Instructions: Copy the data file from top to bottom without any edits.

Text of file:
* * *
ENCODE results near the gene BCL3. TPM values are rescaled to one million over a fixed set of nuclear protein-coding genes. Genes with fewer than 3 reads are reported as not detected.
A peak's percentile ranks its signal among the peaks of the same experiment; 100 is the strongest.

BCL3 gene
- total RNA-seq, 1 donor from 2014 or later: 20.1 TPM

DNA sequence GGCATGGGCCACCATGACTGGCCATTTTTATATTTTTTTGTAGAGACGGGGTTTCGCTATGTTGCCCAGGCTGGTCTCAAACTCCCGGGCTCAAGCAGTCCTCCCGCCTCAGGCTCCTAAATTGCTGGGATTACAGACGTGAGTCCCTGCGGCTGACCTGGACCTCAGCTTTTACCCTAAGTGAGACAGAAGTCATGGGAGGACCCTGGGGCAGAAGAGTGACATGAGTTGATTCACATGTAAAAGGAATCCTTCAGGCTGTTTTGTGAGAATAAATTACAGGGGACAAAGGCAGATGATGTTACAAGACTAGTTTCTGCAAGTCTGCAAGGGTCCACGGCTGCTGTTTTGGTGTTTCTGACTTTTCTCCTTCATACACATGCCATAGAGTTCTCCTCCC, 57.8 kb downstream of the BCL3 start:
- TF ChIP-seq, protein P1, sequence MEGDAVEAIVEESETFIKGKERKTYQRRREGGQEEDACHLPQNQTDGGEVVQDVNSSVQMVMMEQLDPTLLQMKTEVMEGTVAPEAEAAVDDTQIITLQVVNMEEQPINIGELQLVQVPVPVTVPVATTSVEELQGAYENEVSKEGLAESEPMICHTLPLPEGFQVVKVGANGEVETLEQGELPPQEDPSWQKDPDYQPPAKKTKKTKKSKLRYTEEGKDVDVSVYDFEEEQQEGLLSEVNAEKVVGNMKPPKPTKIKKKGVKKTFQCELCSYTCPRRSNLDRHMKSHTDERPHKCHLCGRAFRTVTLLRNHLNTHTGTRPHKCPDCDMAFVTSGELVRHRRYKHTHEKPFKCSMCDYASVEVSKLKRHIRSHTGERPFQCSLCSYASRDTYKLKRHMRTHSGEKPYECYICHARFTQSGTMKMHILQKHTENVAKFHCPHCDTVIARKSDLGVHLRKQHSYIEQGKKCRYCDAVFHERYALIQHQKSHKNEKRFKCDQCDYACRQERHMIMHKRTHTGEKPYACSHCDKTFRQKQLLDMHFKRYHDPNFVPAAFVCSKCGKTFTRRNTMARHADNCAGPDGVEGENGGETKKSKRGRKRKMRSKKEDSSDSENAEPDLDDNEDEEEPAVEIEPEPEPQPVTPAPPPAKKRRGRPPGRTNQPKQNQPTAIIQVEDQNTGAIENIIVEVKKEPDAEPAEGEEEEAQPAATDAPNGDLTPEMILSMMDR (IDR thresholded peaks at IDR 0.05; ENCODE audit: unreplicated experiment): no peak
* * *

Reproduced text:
ENCODE results near the gene BCL3. TPM values are rescaled to one million over a fixed set of nuclear protein-coding genes. Genes with fewer than 3 reads are reported as not detected.
A peak's percentile ranks its signal among the peaks of the same experiment; 100 is the strongest.

BCL3 gene
- total RNA-seq, 1 donor from 2014 or later: 20.1 TPM

DNA sequence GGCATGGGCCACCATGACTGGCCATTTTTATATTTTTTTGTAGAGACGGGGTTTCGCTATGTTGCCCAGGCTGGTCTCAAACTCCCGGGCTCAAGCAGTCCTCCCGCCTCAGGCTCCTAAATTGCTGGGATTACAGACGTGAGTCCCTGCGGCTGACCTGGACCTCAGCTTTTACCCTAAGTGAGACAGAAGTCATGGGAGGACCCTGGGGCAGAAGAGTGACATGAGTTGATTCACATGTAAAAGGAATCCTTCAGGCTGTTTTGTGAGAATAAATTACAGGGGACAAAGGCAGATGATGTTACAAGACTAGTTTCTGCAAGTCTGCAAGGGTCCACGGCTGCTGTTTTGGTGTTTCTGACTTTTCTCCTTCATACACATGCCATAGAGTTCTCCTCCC, 57.8 kb downstream of the BCL3 start:
- TF ChIP-seq, protein P1, sequence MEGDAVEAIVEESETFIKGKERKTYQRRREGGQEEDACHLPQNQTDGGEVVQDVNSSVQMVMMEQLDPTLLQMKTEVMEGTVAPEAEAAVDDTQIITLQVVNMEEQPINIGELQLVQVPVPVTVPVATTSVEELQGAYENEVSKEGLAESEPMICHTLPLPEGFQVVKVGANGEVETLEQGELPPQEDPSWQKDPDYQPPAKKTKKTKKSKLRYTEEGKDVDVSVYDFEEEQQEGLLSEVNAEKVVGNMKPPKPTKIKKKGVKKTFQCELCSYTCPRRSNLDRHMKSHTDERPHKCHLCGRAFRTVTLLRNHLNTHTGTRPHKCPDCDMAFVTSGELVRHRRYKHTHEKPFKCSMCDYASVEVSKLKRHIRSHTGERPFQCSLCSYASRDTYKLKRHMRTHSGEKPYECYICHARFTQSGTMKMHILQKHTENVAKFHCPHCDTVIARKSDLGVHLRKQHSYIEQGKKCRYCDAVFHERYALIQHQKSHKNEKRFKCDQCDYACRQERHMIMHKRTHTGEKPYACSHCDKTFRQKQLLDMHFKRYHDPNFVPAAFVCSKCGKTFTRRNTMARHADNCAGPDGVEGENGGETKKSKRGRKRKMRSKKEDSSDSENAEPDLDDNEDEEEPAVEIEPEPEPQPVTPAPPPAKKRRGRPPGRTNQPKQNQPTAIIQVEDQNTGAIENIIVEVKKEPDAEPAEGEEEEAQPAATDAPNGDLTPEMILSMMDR (IDR thresholded peaks at IDR 0.05; ENCODE audit: unreplicated experiment): no peak